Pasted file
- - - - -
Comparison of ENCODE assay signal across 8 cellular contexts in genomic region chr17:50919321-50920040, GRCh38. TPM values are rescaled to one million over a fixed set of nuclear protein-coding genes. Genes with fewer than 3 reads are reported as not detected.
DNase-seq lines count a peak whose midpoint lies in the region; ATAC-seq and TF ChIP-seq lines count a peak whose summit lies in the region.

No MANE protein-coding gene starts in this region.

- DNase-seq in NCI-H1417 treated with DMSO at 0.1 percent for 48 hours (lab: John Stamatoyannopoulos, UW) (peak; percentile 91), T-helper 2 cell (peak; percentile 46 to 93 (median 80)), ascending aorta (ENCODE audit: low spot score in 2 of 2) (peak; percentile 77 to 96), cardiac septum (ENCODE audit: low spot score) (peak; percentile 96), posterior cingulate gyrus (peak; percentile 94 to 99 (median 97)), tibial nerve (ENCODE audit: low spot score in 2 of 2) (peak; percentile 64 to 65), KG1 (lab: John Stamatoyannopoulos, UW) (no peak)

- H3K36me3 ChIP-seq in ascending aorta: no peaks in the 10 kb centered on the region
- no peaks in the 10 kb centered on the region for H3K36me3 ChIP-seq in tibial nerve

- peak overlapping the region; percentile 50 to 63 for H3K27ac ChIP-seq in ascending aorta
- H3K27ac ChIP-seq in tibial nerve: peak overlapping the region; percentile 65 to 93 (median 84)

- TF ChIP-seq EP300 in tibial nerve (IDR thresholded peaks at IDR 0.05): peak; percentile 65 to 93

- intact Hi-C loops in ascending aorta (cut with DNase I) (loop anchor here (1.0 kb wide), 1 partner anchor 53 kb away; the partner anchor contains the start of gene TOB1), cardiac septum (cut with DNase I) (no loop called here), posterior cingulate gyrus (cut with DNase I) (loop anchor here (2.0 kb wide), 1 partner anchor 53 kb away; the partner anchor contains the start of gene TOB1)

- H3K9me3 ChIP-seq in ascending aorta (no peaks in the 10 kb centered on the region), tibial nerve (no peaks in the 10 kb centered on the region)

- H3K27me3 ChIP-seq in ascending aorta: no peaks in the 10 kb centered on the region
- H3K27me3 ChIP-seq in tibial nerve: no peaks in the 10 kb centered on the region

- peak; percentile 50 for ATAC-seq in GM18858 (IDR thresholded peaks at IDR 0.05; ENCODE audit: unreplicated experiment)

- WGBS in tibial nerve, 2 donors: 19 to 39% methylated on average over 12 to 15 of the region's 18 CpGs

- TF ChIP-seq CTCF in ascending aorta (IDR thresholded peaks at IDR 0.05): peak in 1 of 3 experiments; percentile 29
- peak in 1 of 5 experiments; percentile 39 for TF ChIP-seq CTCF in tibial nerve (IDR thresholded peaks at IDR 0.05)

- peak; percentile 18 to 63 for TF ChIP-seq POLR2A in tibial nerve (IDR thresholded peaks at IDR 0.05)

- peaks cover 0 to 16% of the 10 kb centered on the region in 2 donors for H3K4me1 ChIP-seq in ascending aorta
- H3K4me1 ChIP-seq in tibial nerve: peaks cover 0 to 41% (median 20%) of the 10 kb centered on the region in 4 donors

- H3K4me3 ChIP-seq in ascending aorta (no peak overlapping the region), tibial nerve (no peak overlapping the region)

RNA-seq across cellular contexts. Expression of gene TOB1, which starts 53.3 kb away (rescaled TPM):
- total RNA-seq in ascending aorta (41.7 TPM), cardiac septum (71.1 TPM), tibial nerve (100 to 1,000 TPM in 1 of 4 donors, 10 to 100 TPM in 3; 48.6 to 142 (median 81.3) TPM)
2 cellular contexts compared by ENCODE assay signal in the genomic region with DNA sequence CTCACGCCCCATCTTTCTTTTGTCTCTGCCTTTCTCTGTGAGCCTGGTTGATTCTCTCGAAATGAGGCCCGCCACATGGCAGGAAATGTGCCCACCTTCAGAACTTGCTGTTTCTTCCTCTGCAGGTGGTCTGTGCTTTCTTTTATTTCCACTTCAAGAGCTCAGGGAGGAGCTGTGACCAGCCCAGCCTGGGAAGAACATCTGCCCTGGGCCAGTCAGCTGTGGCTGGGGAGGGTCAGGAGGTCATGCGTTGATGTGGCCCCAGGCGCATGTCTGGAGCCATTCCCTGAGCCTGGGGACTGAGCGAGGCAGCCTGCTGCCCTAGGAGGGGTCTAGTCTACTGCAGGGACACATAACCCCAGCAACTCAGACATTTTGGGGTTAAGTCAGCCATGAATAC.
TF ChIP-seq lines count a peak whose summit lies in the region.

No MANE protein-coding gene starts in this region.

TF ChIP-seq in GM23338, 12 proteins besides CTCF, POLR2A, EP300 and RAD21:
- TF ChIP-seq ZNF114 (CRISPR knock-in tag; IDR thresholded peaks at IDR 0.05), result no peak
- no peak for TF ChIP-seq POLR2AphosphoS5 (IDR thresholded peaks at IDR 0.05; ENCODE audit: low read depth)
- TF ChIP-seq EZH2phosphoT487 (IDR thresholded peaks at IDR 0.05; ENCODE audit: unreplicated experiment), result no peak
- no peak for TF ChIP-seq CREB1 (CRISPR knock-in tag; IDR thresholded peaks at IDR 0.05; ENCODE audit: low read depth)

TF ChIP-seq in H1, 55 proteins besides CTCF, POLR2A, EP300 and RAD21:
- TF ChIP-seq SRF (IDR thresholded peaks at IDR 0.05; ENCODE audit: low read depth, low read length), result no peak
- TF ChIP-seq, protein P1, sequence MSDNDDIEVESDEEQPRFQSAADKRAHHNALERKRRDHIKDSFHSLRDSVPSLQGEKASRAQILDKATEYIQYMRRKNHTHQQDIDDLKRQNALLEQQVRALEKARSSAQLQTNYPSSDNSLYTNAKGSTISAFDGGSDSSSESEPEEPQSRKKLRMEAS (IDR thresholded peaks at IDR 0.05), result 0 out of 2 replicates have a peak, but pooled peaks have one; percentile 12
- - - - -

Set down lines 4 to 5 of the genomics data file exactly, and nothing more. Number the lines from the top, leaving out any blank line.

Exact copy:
- DNase-seq in NCI-H1417 treated with DMSO at 0.1 percent for 48 hours (lab: John Stamatoyannopoulos, UW) (peak; percentile 91), T-helper 2 cell (peak; percentile 46 to 93 (median 80)), ascending aorta (ENCODE audit: low spot score in 2 of 2) (peak; percentile 77 to 96), cardiac septum (ENCODE audit: low spot score) (peak; percentile 96), posterior cingulate gyrus (peak; percentile 94 to 99 (median 97)), tibial nerve (ENCODE audit: low spot score in 2 of 2) (peak; percentile 64 to 65), KG1 (lab: John Stamatoyannopoulos, UW) (no peak)

- H3K36me3 ChIP-seq in ascending aorta: no peaks in the 10 kb centered on the region